The inner workings of the toothed machinery and inventive designs remained concealed from view. But, the vessel’s surface had fascinating plans depicting mountains, tortoises, birds, animals, and old writing. It also had a total of eight dragons, each with a ball gripped in their mouths. The dragons represented a superior power – a part of his theory about messages from heaven.

Further, around the circumference of the bottom of the vessel were engravings of eight toads. Each of them had an open mouth and an upward-facing gaze. Why he chose the engravings of these animals is a mystery besides their functionality theory.

Ancient Chinese Seismograph How it Works

There is no conclusive explanation given regarding how Chang Heng’s seismometer worked. However, most experts believe it operated on the principle of inertia— there hanging bulk on the seismometer did the detection and direction.

According to experts, the vessel would jolt at the slightest feel of an earthquake. It would result in a minute shift in the relative positions of the immovable mass and the vessel. This motion swiftly moved to the levers, which then set a ball in motion. So how would he tell what the earthquake meant?

The omen of an impending earthquake was the descent of a ball from the mouth of the dragon into the gaping maw of a toad. If you look at the position of the toad that just swallowed the ball, you could figure out which way the earthquake would hit. These characteristics made this instrument genuinely remarkable.

The objective of the design process for any instrument is to maximize the instrument’s sensitivity to the intended signal. In the same vein, it simultaneously maximizes its ability to reject unwanted signals. That’s why the pendulum in Heng’s seismograph stood at its point of resonation. By shaking only, the pendulum moves at different speeds as the earthquake’s frequency increases while the earth’s crust absorbs it. The pendulum’s length lay a few inches away from the machine’s cover to increase accuracy.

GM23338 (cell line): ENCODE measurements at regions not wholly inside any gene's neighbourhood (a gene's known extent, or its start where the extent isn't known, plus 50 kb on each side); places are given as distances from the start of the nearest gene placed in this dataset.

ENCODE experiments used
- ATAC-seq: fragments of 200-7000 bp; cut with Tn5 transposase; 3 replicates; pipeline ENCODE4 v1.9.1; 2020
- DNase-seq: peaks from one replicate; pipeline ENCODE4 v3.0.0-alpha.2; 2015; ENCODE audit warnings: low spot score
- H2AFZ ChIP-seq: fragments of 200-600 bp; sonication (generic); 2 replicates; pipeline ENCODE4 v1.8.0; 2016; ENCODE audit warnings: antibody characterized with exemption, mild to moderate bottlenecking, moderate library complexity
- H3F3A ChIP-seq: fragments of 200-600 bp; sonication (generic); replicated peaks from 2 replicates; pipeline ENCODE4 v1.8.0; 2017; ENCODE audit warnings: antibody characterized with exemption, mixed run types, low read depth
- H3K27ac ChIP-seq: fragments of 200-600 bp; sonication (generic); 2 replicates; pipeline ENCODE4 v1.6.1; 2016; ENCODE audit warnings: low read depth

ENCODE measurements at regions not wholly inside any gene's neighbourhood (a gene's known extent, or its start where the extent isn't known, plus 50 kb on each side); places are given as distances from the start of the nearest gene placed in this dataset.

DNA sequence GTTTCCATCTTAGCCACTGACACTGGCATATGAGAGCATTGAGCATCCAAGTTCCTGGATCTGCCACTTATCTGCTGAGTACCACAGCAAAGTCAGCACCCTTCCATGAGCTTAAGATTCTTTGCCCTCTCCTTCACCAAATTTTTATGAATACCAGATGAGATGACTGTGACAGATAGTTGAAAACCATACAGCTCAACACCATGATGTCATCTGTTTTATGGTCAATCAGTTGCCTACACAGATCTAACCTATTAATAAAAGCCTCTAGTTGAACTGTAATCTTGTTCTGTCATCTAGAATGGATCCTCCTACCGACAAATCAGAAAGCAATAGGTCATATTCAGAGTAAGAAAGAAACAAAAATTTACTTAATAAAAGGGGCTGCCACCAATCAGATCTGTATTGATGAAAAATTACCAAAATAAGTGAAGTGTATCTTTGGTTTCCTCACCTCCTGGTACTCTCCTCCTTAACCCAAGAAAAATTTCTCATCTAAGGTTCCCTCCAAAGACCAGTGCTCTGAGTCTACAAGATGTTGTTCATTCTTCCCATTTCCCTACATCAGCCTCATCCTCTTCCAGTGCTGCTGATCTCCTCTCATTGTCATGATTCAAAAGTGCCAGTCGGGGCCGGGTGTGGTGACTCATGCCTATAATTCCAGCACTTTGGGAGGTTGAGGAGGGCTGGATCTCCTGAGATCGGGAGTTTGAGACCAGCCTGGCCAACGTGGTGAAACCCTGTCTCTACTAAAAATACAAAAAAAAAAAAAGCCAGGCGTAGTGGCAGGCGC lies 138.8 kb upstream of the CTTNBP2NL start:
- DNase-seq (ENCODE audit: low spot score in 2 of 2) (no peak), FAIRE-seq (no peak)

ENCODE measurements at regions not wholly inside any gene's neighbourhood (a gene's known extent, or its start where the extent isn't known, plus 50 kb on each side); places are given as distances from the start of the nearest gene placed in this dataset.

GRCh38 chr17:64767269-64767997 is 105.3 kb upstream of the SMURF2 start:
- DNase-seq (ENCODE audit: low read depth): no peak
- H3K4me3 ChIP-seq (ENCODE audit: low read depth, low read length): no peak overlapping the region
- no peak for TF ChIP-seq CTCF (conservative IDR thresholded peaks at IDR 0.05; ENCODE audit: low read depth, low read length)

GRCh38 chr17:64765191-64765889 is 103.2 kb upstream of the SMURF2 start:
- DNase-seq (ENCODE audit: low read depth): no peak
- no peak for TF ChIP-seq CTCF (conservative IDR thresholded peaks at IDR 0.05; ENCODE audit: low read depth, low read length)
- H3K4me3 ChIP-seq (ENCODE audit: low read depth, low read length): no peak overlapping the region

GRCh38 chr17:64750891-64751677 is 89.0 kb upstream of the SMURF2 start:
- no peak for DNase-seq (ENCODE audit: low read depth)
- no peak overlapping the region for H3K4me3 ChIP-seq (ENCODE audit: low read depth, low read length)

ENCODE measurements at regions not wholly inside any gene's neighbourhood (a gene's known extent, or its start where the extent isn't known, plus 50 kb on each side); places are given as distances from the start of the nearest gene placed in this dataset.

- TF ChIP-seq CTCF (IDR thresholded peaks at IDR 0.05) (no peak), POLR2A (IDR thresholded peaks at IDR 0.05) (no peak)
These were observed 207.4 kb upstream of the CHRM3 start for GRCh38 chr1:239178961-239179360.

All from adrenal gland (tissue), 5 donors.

What is the Great Mystery Behind the Ancient Chinese Seismograph?

Mystery mired Heng’s seismograph in several ways. First, the dragons and toads engraving communicated in a mystical way that only the inventor (Heng) understood. The passage of the pendulum from the mouth of the dragon into the gaping maw of a toad signified an earthquake. You could determine the direction from which the earthquake will strike by observing the toad ‘swallowing the ball’ position. Scientists suspect the device’s mechanism was a vibrating pendulum. During an earthquake, the dragon’s jaws would open and drop the ball into the toad’s mouth.

Moreover, the disappearance of this machine is highly mysterious. No one ever found it after that. Luckily, documented details of how it works (ed) remain available. Although there are more advanced seismographs now, innovators indeed borrowed a lot from Heng’s innovation.


Chang Heng’s seismometer remains a precious machine in seismology. It is the first instrument ever explicitly constructed to detect earthquakes. It was significant because deadly earthquakes frequently hit China’s more remote regions. Therefore, a detection system assisted the emperor in determining when and where to provide timely assistance from the capital.